John Longhurst’s home at 105 Wongawallan Rd, Tamborine Mountain has sold.THE founder of Dreamworld, John Longhurst, has sold his sprawling Tamborine Mountain mansion for a multi-million dollar figure.The 85-year-old developer has owned the property since 2010, after purchasing it from former Broadbeach Councillor Eddy Sarroff for $2.3 million.Presitge Property Agents principal Amir Mian and agent Nick Zhang negotiated the sale but would not disclose the purchase price. 105 Wongawallan Rd, Tamborine Mountain.The kitchen has Quartstone benchtops, Miele appliances and a butlers pantry, while the home theatre has leather recliner seating for eight.There is an open plan room on the top floor that features a kitchen, walk-through robe, ensuites bathroom and sliding glass doors. 105 Wongawallan Rd, Tamborine Mountain.The three-storey five-bedroom, four-bathroom home at 105 Wongawallan Rd had been on and off the market for more than a year through different agencies.Mr Longhurst spent about $5 million redeveloping the property but has never permanently lived in the hilltop residence.Inside, it is influenced by American architecture, complete with a chandelier made of elk antlers. 105 Wongawallan Rd, Tamborine Mountain.John Longhurst is one of the Gold Coast’s most successful businessmen.In 1989, he sold Dreamworld for $180 million and sold his remaining share of the Logan Hyperdome to Queensland Investment Corporation for $350 million in 2013.In 2012, he was inducted into the Gold Coast Business Awards Hall of Fame. 105 Wongawallan Rd, Tamborine Mountain.More from news02:37Purchasers snap up every residence in the $40 million Siarn Palm Beach North11 hours ago02:37International architect Desmond Brooks selling luxury beach villa1 day agoOutside, the home has a distinctive A-frame shape, with a protruding rectangular section housing the master bedroom, a walk-in dressing room and an ensuite with a spa set in a marble podium.Set on 7.1ha, the property has two dams and underground rainwater tanks.There is also a stainless steel elevator to all levels of the home.A self-contained guest or housekeeper’s suite is located on the north side of the house, which overlooks a manicured garden.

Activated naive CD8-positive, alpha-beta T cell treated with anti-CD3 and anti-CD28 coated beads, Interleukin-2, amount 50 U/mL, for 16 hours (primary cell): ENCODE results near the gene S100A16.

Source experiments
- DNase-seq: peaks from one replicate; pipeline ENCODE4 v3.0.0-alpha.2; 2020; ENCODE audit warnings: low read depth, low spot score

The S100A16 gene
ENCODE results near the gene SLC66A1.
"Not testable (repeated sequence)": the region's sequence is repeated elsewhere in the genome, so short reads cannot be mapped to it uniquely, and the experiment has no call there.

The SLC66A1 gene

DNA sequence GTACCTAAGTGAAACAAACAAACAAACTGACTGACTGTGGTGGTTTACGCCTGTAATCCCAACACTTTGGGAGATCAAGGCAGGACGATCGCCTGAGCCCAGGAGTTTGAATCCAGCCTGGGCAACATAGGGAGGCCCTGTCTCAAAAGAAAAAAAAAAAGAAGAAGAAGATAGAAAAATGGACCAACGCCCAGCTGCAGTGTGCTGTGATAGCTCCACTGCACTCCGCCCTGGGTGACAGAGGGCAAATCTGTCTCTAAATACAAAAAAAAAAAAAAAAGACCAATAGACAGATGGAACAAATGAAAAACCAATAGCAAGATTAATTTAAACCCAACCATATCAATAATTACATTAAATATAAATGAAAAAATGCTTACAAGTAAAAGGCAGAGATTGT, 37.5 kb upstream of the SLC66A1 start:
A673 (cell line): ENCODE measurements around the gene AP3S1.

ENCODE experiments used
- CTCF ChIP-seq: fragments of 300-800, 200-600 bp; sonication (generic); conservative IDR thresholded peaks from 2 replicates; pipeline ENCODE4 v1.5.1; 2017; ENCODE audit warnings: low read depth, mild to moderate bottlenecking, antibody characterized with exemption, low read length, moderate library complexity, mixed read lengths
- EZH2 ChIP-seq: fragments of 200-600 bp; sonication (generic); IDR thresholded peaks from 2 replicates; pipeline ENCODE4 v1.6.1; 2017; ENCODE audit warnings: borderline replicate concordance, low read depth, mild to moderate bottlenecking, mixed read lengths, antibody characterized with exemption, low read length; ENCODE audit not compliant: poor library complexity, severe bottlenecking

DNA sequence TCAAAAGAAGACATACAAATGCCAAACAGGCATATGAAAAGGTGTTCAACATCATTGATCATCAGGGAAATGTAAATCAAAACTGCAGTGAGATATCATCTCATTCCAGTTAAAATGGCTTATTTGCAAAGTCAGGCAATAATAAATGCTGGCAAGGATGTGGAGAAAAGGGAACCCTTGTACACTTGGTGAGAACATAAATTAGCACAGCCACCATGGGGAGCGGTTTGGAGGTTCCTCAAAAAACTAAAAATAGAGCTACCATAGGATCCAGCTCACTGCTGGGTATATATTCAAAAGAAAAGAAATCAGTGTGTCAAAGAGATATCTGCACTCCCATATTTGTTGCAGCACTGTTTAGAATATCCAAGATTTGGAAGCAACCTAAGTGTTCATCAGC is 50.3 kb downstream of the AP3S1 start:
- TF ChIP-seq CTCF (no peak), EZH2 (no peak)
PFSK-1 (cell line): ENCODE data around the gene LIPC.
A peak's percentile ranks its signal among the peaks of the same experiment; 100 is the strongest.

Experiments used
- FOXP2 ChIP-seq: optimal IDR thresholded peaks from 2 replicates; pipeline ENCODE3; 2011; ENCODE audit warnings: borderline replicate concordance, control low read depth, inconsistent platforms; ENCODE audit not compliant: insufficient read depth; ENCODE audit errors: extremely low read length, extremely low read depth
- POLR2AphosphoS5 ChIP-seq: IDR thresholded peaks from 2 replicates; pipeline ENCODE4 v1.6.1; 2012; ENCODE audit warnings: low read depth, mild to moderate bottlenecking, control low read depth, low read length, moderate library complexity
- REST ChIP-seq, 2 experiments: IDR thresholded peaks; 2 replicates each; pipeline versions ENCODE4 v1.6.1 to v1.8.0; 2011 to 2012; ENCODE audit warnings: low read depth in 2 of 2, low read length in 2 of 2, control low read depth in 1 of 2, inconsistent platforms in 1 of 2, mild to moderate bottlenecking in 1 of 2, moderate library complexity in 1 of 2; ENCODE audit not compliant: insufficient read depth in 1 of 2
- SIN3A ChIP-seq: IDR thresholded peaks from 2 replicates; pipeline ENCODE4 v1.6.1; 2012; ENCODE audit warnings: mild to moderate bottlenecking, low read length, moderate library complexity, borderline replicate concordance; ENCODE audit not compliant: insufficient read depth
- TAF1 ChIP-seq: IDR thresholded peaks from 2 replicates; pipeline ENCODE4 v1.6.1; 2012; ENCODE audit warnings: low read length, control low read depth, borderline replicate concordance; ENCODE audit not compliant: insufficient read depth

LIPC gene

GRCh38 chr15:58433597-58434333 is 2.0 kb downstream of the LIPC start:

HONOLULU >> The restlessness overwhelmed D’Angelo Russell, prompting the Lakers rookie point guard to toss and turn before waking up at an ungodly hour before the first day of training camp. Russell could not wait for his workout, so he could break a sweat, build a rhythm and impress an influential and demanding teammate. But Kobe Bryant already beat him to the punch. The Lakers’ star already completed his own before anyone else. “He’s going to push you. So you have to be one of those guys that will compete,” Russell said. “To build a trust with a guy like that, you need to be a winner.” Russell also acknowledged feeling starstruck when he completed a three-man weave drill during his first training camp practice with Bryant. “You try to keep it off your mind that this guy is right beside you,” Russell said of Bryant. “That’s something you have to get past. If you want to be the best, we have to look at him as a mentor and not look at him as a fan.”Russell acknowledged that dynamic could “definitely” make him feel more tentative playing with Bryant, knowing both his star power and thirst to score. “He told me he likes to shoot the ball so if I get it to him, it’s his job to finish it,” Russell said in obvious understatement. “Just knowing where he likes the ball and where he likes to score from, being the point guard, you’ll get a bigger challenge off the bat.” But the Lakers argue Russell will handle that challenge just fine. One, Scott, Bryant and Julius Randle have praised Russell’s on-court poise. So much that Scott likened it to Clippers guard Chris Paul, the eight-time NBA All-Star whom Scott coached in New Orleans from 2004 to 2009. Russell maintained the same stoic demeanor during portions of Wednesday’s full-court scrimmage when he made pinpoint passes as he did when Lakers forward Nick Young talked trash after scoring on him. “Nick always talks,” Scott said. “D’Angelo is a very low-key guy. You don’t see him get too hyped up about things. He’s pretty much on an even keel.”Two, Scott has instructed Russell, Bryant, Randle and Jordan Clarkson to maximize fast-break opportunities by assuming ball-handling duties after rebounding the ball. In a few minutes of Wednesday’s half-four scrimmage that was open to reporters, Bryant played at small forward and neither touched nor shot the ball once. “I don’t think it matters man. You play the flow of the game and see what comes,” Bryant said. “I don’t have to handle the ball at all. That leaves more time to catch and shoot. With D’Angelo and Jordan, these guys can handle the ball, make incredible decisions and make plays. It makes it a lot easier.”Third, Bryant circled back on Russell’s quest for self-improvement. Russell asked for the Lakers to place his locker next to Bryant so he could easily ask him questions. Russell has already asked Bryant for tips to maximize his NBA longevity. And Russell has emulated Bryant’s approach on arriving to the gym early.Does that make Bryant feel more inclined to want to help Russell?“Absolutely,” Bryant said. “When guys have that same passion and desire for it, it makes you more willing to open up. When they’re here early and shooting late, you can tell when that passion is there and you can tell when they think it’s a job.”That explains why Bryant has saddled up to Russell after each practice. They talk. They laugh. They embrace. The makings of a potentially fruitful partnership has just started. The Lakers completed two days of training camp at Stan Sheriff Center, too small of a sample size to offer any conclusions on whether Russell will fit that description for the 2015-16 NBA season. Yet, the Lakers feel convinced their No. 2 pick is a winner after falling in love with his confidence and playmaking. Bryant also already likes what he sees. “He has my trust already because he’s a gym rat,” Bryant said. “He loves playing the game. I trust that whatever challenges are presented to him, he’ll figure them out.”There could be plenty. After averaging only 11.8 points on 37.7 percent, 3.5 turnovers and 3.5 assists in summer league play, Russell has to prove he can translate his outside shooting and playmaking to the NBA. He has admitted a learning curve in Byron Scott’s Princeton-based offense. Newsroom GuidelinesNews TipsContact UsReport an Error